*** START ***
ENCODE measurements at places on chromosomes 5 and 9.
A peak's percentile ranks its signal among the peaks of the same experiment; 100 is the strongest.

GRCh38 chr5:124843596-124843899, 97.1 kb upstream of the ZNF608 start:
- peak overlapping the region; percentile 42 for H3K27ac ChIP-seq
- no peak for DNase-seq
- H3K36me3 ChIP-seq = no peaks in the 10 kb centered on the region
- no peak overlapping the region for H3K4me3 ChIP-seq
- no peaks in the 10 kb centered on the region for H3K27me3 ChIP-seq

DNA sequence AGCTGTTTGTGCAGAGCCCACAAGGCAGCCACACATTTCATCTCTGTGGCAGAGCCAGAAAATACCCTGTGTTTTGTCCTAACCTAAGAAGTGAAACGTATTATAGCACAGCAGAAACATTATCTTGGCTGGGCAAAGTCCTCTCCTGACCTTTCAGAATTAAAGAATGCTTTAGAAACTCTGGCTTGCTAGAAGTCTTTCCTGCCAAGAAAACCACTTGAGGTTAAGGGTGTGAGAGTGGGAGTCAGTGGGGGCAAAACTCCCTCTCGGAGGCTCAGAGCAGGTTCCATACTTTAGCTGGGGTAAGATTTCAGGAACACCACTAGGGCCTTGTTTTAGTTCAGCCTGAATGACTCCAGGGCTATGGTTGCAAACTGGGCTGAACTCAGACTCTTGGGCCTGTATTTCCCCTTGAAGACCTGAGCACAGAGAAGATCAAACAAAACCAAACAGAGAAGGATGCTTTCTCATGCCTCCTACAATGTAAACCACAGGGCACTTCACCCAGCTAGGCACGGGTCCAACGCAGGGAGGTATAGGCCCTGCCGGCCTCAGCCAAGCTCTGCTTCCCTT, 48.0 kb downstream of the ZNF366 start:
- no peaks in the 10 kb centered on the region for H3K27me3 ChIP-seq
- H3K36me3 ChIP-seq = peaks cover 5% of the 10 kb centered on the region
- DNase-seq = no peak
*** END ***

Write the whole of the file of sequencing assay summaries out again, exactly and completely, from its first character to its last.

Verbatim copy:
ENCODE measurements at places on chromosomes 5 and 9.
A peak's percentile ranks its signal among the peaks of the same experiment; 100 is the strongest.

GRCh38 chr5:124843596-124843899, 97.1 kb upstream of the ZNF608 start:
- peak overlapping the region; percentile 42 for H3K27ac ChIP-seq
- no peak for DNase-seq
- H3K36me3 ChIP-seq = no peaks in the 10 kb centered on the region
- no peak overlapping the region for H3K4me3 ChIP-seq
- no peaks in the 10 kb centered on the region for H3K27me3 ChIP-seq

DNA sequence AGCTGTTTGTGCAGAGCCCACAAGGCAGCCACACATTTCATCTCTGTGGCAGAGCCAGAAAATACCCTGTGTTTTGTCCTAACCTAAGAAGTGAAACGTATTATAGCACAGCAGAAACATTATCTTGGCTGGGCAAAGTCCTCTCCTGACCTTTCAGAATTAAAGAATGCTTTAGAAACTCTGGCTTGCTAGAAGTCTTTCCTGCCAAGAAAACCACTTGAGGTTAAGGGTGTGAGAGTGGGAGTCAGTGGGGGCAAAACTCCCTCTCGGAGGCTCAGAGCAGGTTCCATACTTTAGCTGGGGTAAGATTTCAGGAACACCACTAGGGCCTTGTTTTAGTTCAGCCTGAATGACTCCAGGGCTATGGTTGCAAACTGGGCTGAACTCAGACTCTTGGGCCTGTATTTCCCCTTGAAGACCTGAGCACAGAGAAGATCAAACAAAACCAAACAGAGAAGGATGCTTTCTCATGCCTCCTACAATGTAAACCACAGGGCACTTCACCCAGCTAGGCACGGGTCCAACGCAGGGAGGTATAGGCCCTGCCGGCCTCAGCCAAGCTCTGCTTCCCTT, 48.0 kb downstream of the ZNF366 start:
- no peaks in the 10 kb centered on the region for H3K27me3 ChIP-seq
- H3K36me3 ChIP-seq = peaks cover 5% of the 10 kb centered on the region
- DNase-seq = no peak